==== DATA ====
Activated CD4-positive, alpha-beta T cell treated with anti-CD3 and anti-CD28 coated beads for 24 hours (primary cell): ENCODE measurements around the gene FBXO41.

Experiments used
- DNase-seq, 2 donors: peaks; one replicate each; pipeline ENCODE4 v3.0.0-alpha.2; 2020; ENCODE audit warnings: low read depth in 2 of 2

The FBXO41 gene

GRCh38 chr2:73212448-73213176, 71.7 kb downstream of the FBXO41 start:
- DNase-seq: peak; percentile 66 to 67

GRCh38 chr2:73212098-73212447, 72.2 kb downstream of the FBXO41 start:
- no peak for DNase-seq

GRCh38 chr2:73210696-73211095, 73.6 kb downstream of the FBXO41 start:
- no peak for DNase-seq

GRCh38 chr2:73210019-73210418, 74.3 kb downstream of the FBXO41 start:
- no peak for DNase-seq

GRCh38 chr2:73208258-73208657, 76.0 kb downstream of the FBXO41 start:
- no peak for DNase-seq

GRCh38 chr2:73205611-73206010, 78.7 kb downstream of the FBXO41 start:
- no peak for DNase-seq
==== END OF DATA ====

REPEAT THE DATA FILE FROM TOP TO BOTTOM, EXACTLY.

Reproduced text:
Activated CD4-positive, alpha-beta T cell treated with anti-CD3 and anti-CD28 coated beads for 24 hours (primary cell): ENCODE measurements around the gene FBXO41.

Experiments used
- DNase-seq, 2 donors: peaks; one replicate each; pipeline ENCODE4 v3.0.0-alpha.2; 2020; ENCODE audit warnings: low read depth in 2 of 2

The FBXO41 gene

GRCh38 chr2:73212448-73213176, 71.7 kb downstream of the FBXO41 start:
- DNase-seq: peak; percentile 66 to 67

GRCh38 chr2:73212098-73212447, 72.2 kb downstream of the FBXO41 start:
- no peak for DNase-seq

GRCh38 chr2:73210696-73211095, 73.6 kb downstream of the FBXO41 start:
- no peak for DNase-seq

GRCh38 chr2:73210019-73210418, 74.3 kb downstream of the FBXO41 start:
- no peak for DNase-seq

GRCh38 chr2:73208258-73208657, 76.0 kb downstream of the FBXO41 start:
- no peak for DNase-seq

GRCh38 chr2:73205611-73206010, 78.7 kb downstream of the FBXO41 start:
- no peak for DNase-seq